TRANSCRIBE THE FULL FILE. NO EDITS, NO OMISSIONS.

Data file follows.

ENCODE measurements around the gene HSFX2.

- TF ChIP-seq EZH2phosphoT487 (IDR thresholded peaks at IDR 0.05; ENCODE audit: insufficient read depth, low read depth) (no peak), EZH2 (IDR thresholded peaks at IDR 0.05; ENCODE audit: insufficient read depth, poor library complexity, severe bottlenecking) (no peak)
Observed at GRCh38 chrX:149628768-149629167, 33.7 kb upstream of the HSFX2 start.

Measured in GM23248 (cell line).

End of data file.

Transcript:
ENCODE measurements around the gene HSFX2.

- TF ChIP-seq EZH2phosphoT487 (IDR thresholded peaks at IDR 0.05; ENCODE audit: insufficient read depth, low read depth) (no peak), EZH2 (IDR thresholded peaks at IDR 0.05; ENCODE audit: insufficient read depth, poor library complexity, severe bottlenecking) (no peak)
Observed at GRCh38 chrX:149628768-149629167, 33.7 kb upstream of the HSFX2 start.

Measured in GM23248 (cell line).